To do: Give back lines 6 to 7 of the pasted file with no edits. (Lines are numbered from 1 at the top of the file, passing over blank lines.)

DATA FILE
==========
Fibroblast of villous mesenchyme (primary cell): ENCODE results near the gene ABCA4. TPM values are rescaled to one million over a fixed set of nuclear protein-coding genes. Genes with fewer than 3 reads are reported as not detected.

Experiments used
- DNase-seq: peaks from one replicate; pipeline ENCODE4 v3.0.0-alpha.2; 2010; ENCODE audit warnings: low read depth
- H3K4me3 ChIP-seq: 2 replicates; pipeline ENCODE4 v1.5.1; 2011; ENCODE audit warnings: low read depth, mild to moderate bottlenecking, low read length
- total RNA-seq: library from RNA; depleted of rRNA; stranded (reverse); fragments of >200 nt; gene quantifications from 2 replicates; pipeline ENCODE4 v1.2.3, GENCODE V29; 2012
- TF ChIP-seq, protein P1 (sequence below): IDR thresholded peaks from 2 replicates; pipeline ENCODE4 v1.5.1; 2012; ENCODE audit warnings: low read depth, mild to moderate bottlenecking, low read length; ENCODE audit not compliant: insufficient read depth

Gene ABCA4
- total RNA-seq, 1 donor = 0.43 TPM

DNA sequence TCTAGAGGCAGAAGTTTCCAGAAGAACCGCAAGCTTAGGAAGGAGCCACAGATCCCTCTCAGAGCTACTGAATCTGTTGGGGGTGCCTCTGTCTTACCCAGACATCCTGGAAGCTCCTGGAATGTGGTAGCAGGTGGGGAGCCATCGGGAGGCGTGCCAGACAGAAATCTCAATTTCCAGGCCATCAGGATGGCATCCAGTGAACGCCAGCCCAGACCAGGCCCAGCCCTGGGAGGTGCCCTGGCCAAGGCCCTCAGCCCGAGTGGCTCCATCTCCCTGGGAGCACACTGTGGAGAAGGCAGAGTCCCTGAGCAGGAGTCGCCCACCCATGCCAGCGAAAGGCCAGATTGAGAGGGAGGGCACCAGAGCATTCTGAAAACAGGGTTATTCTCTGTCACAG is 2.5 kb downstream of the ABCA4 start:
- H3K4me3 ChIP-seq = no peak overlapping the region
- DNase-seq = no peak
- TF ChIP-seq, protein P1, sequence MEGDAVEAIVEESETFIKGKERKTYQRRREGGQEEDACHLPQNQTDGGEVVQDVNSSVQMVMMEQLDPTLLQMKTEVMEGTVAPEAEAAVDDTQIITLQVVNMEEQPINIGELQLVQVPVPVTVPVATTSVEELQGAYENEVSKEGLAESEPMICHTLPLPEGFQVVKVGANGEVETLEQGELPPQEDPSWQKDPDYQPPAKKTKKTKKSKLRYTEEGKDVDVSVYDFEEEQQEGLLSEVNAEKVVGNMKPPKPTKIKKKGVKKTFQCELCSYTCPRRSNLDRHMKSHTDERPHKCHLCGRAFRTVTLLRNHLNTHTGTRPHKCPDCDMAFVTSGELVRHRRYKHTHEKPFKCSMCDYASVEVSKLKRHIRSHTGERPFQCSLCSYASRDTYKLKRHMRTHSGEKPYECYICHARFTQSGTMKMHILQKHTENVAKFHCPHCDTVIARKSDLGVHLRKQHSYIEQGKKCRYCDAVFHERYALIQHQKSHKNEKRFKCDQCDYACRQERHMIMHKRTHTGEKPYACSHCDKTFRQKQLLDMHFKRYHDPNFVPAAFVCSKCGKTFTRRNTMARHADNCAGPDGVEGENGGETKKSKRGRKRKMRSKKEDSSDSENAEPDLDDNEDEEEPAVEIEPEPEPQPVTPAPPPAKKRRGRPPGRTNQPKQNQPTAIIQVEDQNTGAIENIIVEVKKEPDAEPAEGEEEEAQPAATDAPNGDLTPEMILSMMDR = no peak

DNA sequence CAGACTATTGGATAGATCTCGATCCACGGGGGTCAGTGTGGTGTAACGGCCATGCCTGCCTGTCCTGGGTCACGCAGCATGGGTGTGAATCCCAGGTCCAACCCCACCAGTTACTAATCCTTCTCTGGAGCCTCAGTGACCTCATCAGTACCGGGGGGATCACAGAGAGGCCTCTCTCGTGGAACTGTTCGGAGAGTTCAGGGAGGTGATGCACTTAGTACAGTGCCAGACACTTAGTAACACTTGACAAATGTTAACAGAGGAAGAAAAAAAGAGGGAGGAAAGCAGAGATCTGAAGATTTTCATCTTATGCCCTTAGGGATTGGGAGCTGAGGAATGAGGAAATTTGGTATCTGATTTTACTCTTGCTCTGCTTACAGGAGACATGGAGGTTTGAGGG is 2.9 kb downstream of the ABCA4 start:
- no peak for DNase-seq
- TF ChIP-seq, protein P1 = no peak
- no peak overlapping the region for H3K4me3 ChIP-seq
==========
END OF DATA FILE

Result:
- TF ChIP-seq, protein P1 (sequence below): IDR thresholded peaks from 2 replicates; pipeline ENCODE4 v1.5.1; 2012; ENCODE audit warnings: low read depth, mild to moderate bottlenecking, low read length; ENCODE audit not compliant: insufficient read depth

Gene ABCA4